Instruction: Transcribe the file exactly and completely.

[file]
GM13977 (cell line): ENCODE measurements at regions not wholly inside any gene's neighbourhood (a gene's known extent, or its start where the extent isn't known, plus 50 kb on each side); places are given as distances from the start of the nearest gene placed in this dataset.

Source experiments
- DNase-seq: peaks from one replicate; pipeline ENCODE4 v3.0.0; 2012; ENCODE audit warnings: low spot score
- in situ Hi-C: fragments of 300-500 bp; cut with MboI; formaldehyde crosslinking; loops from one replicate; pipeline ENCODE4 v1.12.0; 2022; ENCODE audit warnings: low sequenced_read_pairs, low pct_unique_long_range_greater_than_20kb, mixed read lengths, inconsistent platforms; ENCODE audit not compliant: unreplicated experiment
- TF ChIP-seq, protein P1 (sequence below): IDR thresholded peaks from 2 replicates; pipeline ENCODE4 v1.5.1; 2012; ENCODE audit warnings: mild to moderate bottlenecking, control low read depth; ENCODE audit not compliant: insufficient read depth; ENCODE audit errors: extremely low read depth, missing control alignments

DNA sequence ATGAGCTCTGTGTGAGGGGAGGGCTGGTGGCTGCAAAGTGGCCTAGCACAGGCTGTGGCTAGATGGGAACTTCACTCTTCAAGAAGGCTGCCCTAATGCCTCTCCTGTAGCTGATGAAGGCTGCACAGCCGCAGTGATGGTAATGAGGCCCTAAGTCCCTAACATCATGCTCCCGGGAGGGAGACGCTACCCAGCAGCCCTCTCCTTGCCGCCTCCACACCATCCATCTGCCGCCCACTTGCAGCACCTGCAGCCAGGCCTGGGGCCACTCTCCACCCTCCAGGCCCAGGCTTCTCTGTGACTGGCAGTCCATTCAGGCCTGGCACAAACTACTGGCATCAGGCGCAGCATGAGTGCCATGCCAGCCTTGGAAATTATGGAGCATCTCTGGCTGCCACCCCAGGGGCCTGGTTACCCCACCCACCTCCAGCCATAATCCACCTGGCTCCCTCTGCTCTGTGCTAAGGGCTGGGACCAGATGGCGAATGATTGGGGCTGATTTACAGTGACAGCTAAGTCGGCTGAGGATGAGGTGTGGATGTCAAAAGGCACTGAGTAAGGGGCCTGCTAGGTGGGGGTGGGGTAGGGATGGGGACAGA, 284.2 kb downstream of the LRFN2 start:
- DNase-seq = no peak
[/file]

GM13977 (cell line): ENCODE measurements at regions not wholly inside any gene's neighbourhood (a gene's known extent, or its start where the extent isn't known, plus 50 kb on each side); places are given as distances from the start of the nearest gene placed in this dataset.

Source experiments
- DNase-seq: peaks from one replicate; pipeline ENCODE4 v3.0.0; 2012; ENCODE audit warnings: low spot score
- in situ Hi-C: fragments of 300-500 bp; cut with MboI; formaldehyde crosslinking; loops from one replicate; pipeline ENCODE4 v1.12.0; 2022; ENCODE audit warnings: low sequenced_read_pairs, low pct_unique_long_range_greater_than_20kb, mixed read lengths, inconsistent platforms; ENCODE audit not compliant: unreplicated experiment
- TF ChIP-seq, protein P1 (sequence below): IDR thresholded peaks from 2 replicates; pipeline ENCODE4 v1.5.1; 2012; ENCODE audit warnings: mild to moderate bottlenecking, control low read depth; ENCODE audit not compliant: insufficient read depth; ENCODE audit errors: extremely low read depth, missing control alignments

DNA sequence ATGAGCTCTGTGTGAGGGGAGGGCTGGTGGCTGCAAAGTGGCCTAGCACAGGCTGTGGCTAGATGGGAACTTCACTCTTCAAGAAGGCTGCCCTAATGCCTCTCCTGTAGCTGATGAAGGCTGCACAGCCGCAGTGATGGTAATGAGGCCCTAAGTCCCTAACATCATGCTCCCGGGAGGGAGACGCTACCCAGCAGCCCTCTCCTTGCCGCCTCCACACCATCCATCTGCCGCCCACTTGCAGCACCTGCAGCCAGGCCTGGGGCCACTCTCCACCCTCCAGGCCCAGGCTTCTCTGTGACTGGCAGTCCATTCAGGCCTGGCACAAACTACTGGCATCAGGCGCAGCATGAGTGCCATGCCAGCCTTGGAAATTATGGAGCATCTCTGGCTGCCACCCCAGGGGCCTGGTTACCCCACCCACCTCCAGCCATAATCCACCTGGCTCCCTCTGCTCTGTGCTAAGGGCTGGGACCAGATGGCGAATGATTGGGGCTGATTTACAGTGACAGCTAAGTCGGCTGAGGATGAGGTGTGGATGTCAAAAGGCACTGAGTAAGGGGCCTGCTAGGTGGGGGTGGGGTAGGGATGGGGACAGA, 284.2 kb downstream of the LRFN2 start:
- DNase-seq = no peak